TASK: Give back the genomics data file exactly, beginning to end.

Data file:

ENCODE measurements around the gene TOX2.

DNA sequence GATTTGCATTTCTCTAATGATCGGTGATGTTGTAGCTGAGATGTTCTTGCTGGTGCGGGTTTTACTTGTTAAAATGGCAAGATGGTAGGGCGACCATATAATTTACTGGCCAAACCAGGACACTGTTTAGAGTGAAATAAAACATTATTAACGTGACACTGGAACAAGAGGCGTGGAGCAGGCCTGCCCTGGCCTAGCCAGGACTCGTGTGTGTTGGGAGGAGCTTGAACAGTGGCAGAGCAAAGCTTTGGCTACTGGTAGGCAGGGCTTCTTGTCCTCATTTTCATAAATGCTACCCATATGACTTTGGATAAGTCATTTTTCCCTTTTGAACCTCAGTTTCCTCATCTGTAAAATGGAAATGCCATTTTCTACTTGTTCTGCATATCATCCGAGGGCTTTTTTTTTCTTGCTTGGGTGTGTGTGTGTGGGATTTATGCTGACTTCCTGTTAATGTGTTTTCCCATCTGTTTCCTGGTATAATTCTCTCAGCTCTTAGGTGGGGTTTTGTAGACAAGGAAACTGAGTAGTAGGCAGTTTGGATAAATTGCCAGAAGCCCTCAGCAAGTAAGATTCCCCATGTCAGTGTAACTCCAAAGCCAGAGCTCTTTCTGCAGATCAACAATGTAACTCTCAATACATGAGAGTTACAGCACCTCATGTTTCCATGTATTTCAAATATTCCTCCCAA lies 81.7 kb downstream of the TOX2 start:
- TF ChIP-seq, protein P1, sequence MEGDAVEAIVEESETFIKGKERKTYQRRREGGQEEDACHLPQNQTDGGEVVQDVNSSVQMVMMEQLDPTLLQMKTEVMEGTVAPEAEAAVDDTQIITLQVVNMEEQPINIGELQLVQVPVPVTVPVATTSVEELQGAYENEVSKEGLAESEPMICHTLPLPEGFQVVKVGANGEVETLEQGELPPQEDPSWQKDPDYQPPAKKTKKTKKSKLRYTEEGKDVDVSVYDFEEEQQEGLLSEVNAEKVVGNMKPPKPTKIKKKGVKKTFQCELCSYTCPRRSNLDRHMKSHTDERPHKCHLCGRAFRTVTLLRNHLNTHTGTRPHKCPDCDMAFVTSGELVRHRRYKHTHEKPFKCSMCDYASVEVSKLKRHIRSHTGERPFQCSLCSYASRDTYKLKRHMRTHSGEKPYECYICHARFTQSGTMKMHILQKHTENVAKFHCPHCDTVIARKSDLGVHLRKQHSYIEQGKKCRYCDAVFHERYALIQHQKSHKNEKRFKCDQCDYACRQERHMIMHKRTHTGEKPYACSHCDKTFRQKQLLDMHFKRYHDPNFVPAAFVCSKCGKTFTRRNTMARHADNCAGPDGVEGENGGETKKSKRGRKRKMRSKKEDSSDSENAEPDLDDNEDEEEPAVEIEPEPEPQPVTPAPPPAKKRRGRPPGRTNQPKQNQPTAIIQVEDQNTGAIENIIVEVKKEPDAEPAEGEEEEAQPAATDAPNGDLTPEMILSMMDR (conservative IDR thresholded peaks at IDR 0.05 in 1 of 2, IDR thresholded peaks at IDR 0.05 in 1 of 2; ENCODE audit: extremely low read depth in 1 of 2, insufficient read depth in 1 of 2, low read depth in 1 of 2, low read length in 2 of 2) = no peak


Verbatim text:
ENCODE measurements around the gene TOX2.

DNA sequence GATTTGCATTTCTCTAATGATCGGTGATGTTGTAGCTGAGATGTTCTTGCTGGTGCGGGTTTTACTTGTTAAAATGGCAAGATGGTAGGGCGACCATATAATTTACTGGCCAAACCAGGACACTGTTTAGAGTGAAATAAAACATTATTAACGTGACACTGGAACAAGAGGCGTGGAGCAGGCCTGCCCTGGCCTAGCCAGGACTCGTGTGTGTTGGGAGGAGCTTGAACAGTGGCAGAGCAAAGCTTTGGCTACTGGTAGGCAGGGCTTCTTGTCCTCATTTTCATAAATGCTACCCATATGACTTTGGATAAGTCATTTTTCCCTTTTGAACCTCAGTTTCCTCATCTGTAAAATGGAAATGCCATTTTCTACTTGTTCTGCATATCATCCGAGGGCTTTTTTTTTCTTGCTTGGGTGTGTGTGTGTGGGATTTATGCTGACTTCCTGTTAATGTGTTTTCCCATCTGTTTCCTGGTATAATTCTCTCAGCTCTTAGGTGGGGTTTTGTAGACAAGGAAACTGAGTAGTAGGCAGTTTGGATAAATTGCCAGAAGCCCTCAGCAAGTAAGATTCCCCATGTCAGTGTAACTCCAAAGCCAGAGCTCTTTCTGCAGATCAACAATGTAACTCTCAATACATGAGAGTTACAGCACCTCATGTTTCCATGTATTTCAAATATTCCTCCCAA lies 81.7 kb downstream of the TOX2 start:
- TF ChIP-seq, protein P1, sequence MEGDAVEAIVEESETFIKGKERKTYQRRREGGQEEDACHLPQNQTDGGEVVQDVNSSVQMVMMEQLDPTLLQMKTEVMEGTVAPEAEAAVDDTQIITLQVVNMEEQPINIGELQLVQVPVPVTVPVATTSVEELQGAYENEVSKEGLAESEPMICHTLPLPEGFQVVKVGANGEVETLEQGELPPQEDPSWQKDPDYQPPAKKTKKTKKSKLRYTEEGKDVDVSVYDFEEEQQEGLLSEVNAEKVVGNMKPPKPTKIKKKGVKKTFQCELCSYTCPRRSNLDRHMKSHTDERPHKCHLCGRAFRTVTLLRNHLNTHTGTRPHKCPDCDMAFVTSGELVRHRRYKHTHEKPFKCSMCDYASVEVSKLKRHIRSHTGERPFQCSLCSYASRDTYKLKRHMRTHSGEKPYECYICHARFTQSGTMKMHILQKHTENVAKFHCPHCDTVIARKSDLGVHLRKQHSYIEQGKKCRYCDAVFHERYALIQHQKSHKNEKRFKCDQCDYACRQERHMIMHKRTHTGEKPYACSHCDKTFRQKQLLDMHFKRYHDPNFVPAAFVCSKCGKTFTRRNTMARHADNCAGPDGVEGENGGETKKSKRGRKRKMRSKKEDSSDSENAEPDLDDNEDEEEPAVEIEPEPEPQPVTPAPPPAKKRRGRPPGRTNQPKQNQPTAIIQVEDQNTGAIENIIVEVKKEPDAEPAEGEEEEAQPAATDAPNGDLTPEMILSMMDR (conservative IDR thresholded peaks at IDR 0.05 in 1 of 2, IDR thresholded peaks at IDR 0.05 in 1 of 2; ENCODE audit: extremely low read depth in 1 of 2, insufficient read depth in 1 of 2, low read depth in 1 of 2, low read length in 2 of 2) = no peak